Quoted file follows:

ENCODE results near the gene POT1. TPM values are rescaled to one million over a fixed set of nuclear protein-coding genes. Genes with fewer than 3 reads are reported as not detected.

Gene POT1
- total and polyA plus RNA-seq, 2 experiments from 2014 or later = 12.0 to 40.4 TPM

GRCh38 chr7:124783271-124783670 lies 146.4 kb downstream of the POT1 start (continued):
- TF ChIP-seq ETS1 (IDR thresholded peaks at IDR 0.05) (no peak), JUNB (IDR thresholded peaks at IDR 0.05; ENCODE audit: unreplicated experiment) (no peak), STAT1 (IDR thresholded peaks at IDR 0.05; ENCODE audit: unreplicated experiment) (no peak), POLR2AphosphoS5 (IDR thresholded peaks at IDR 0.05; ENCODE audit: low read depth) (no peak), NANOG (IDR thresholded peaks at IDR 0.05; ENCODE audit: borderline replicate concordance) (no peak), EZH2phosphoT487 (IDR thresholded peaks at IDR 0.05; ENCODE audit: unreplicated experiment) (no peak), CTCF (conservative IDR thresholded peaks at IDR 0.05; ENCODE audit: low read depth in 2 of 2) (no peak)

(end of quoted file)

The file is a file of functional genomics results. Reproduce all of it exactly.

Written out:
ENCODE results near the gene POT1. TPM values are rescaled to one million over a fixed set of nuclear protein-coding genes. Genes with fewer than 3 reads are reported as not detected.

Gene POT1
- total and polyA plus RNA-seq, 2 experiments from 2014 or later = 12.0 to 40.4 TPM

GRCh38 chr7:124783271-124783670 lies 146.4 kb downstream of the POT1 start (continued):
- TF ChIP-seq ETS1 (IDR thresholded peaks at IDR 0.05) (no peak), JUNB (IDR thresholded peaks at IDR 0.05; ENCODE audit: unreplicated experiment) (no peak), STAT1 (IDR thresholded peaks at IDR 0.05; ENCODE audit: unreplicated experiment) (no peak), POLR2AphosphoS5 (IDR thresholded peaks at IDR 0.05; ENCODE audit: low read depth) (no peak), NANOG (IDR thresholded peaks at IDR 0.05; ENCODE audit: borderline replicate concordance) (no peak), EZH2phosphoT487 (IDR thresholded peaks at IDR 0.05; ENCODE audit: unreplicated experiment) (no peak), CTCF (conservative IDR thresholded peaks at IDR 0.05; ENCODE audit: low read depth in 2 of 2) (no peak)